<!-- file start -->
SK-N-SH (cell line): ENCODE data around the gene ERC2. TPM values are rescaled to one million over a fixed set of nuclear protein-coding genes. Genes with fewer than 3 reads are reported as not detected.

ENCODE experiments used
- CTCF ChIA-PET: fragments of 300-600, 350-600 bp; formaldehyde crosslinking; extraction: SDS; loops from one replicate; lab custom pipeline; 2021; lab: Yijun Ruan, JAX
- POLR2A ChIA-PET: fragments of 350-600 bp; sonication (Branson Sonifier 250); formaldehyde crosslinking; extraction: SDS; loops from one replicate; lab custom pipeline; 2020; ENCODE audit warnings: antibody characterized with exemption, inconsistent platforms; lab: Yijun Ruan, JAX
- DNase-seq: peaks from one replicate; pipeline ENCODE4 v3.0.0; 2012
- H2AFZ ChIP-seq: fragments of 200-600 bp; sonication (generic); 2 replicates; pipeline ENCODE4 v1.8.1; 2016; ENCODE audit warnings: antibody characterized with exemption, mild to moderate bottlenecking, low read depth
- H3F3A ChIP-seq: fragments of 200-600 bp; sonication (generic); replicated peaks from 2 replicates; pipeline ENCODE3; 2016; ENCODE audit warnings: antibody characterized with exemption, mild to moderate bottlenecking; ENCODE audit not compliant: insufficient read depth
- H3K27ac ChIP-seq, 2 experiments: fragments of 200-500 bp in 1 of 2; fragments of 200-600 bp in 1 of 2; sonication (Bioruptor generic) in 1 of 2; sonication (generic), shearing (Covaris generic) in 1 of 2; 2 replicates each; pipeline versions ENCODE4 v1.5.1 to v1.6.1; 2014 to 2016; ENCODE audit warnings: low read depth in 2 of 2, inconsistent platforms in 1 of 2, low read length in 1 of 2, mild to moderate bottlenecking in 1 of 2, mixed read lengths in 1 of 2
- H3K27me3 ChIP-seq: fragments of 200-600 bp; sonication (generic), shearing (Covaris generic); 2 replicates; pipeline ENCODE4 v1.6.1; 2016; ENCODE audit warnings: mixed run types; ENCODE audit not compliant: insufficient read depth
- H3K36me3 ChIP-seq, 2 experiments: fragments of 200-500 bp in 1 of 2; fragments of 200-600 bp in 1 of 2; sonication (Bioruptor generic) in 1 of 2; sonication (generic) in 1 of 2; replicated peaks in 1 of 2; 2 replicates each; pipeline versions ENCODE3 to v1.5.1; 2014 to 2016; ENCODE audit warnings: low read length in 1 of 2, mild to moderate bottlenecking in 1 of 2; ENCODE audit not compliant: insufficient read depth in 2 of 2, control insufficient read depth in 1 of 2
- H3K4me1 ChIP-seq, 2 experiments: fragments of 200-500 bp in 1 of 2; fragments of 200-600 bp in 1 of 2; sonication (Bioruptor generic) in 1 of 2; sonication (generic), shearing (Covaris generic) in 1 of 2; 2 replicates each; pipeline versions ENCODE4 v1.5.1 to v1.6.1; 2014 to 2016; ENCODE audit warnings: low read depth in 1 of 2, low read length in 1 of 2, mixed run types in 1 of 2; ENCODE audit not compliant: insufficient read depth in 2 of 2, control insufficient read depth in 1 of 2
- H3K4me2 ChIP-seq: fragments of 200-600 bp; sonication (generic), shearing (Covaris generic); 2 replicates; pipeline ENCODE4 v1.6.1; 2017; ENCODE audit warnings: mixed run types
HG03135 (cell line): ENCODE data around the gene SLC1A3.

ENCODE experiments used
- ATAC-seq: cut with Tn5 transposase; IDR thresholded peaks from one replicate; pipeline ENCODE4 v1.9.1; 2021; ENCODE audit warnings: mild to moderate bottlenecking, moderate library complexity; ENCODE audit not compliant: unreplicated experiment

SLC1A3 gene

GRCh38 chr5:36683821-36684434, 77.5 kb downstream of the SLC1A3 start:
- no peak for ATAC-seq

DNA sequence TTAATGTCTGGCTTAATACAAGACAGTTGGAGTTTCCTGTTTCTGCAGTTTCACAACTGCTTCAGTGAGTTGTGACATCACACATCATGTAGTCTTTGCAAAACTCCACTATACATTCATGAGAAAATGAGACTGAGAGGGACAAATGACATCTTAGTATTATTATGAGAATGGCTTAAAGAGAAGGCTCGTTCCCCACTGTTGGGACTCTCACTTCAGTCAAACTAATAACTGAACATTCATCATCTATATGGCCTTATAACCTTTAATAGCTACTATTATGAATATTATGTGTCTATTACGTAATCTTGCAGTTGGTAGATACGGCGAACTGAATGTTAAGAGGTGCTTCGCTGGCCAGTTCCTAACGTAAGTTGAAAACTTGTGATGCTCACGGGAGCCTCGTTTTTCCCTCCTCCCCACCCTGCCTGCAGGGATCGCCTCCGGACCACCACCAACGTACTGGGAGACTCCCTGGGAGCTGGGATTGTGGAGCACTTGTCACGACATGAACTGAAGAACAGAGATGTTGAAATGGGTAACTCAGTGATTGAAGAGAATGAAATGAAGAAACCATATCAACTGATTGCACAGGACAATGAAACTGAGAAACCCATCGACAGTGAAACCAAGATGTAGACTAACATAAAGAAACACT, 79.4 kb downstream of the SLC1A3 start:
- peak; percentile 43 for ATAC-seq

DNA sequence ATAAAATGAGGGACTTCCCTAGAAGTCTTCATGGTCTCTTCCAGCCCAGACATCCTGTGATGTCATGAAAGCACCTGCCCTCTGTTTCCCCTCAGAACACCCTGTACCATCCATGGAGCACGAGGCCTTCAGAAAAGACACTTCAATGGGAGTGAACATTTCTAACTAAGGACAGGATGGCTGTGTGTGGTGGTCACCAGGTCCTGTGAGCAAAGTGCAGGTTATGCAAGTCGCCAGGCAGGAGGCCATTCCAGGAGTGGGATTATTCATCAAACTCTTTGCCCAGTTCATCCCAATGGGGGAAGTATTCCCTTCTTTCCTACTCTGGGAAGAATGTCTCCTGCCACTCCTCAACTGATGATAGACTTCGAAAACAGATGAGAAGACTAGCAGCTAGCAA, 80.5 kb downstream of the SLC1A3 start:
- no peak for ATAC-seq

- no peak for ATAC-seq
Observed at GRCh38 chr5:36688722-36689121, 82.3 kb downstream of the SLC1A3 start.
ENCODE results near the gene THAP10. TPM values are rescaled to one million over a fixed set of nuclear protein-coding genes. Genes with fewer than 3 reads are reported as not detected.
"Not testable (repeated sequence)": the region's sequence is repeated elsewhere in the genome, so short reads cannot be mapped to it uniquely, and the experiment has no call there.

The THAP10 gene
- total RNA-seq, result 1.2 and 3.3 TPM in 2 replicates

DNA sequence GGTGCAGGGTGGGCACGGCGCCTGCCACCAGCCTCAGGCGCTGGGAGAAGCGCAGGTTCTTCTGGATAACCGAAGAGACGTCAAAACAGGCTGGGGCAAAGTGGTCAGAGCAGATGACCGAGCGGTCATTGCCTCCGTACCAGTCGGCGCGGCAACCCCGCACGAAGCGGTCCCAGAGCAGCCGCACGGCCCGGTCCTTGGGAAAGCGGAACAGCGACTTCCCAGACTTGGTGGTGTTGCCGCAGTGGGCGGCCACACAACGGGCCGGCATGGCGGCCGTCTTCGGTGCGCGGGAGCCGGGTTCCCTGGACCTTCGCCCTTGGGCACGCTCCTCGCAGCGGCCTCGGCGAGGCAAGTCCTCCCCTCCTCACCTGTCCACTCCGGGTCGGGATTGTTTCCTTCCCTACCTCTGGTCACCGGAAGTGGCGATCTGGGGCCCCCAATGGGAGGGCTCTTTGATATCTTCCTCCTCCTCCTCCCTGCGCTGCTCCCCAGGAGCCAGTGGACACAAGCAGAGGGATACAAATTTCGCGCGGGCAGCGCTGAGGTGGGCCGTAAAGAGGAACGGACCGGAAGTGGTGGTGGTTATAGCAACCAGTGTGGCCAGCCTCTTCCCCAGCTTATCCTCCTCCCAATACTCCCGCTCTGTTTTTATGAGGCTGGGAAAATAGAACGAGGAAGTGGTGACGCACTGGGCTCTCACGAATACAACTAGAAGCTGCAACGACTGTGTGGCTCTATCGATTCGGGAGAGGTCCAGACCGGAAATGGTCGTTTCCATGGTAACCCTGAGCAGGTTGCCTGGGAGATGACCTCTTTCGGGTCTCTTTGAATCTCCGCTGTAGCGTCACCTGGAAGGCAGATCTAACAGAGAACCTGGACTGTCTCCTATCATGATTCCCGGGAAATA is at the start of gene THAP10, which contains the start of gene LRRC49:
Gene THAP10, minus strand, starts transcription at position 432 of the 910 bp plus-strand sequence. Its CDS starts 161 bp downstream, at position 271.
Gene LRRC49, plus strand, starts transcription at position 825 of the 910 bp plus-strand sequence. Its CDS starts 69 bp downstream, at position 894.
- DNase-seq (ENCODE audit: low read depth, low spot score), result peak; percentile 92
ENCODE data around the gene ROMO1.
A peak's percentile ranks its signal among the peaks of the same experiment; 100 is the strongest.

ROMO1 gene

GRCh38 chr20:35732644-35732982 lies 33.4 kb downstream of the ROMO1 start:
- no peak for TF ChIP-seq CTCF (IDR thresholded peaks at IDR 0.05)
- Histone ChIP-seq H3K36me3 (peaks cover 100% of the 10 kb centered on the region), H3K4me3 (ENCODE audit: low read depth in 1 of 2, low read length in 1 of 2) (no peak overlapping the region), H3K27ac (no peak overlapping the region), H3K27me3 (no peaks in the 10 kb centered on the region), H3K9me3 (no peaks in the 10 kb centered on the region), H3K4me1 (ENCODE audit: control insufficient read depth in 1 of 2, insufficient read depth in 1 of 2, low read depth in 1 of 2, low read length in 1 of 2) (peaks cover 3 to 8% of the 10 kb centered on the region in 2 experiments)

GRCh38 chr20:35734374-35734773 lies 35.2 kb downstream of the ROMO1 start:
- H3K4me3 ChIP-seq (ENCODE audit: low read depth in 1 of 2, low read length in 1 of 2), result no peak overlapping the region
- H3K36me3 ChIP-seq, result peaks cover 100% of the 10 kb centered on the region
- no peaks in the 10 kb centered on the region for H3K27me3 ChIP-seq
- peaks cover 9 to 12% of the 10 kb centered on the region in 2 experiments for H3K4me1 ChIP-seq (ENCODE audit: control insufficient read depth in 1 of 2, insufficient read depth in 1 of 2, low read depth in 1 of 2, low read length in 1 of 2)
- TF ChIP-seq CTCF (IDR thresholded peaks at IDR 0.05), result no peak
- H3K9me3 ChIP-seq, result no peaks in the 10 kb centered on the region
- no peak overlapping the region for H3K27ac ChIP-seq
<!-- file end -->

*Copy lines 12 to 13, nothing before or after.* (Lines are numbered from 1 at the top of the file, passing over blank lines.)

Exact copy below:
- H3K4me2 ChIP-seq: fragments of 200-600 bp; sonication (generic), shearing (Covaris generic); 2 replicates; pipeline ENCODE4 v1.6.1; 2017; ENCODE audit warnings: mixed run types
HG03135 (cell line): ENCODE data around the gene SLC1A3.